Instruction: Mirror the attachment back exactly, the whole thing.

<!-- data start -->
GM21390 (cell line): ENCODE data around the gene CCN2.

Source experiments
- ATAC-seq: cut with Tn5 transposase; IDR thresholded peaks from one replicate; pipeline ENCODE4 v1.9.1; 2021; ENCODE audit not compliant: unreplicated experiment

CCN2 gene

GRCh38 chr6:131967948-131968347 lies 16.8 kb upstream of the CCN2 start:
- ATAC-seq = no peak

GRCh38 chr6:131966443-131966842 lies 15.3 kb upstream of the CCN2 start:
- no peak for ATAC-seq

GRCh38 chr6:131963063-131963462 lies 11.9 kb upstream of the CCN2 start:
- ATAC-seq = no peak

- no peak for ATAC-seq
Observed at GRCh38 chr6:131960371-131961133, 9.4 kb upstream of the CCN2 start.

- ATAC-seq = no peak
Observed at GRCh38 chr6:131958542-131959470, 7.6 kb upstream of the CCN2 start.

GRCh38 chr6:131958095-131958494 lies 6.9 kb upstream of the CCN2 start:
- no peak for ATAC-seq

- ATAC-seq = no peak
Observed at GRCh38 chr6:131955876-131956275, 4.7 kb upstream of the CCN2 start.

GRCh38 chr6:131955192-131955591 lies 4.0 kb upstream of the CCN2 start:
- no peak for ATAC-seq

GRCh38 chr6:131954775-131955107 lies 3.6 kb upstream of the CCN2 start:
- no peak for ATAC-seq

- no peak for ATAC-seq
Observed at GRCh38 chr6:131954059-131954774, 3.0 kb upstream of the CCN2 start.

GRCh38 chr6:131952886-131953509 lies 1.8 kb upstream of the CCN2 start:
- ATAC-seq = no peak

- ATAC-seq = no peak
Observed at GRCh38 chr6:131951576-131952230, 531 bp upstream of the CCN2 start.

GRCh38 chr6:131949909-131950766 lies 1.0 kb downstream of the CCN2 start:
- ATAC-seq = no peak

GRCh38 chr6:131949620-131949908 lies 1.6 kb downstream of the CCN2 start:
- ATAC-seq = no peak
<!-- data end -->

GM21390 (cell line): ENCODE data around the gene CCN2.

Source experiments
- ATAC-seq: cut with Tn5 transposase; IDR thresholded peaks from one replicate; pipeline ENCODE4 v1.9.1; 2021; ENCODE audit not compliant: unreplicated experiment

CCN2 gene

GRCh38 chr6:131967948-131968347 lies 16.8 kb upstream of the CCN2 start:
- ATAC-seq = no peak

GRCh38 chr6:131966443-131966842 lies 15.3 kb upstream of the CCN2 start:
- no peak for ATAC-seq

GRCh38 chr6:131963063-131963462 lies 11.9 kb upstream of the CCN2 start:
- ATAC-seq = no peak

- no peak for ATAC-seq
Observed at GRCh38 chr6:131960371-131961133, 9.4 kb upstream of the CCN2 start.

- ATAC-seq = no peak
Observed at GRCh38 chr6:131958542-131959470, 7.6 kb upstream of the CCN2 start.

GRCh38 chr6:131958095-131958494 lies 6.9 kb upstream of the CCN2 start:
- no peak for ATAC-seq

- ATAC-seq = no peak
Observed at GRCh38 chr6:131955876-131956275, 4.7 kb upstream of the CCN2 start.

GRCh38 chr6:131955192-131955591 lies 4.0 kb upstream of the CCN2 start:
- no peak for ATAC-seq

GRCh38 chr6:131954775-131955107 lies 3.6 kb upstream of the CCN2 start:
- no peak for ATAC-seq

- no peak for ATAC-seq
Observed at GRCh38 chr6:131954059-131954774, 3.0 kb upstream of the CCN2 start.

GRCh38 chr6:131952886-131953509 lies 1.8 kb upstream of the CCN2 start:
- ATAC-seq = no peak

- ATAC-seq = no peak
Observed at GRCh38 chr6:131951576-131952230, 531 bp upstream of the CCN2 start.

GRCh38 chr6:131949909-131950766 lies 1.0 kb downstream of the CCN2 start:
- ATAC-seq = no peak

GRCh38 chr6:131949620-131949908 lies 1.6 kb downstream of the CCN2 start:
- ATAC-seq = no peak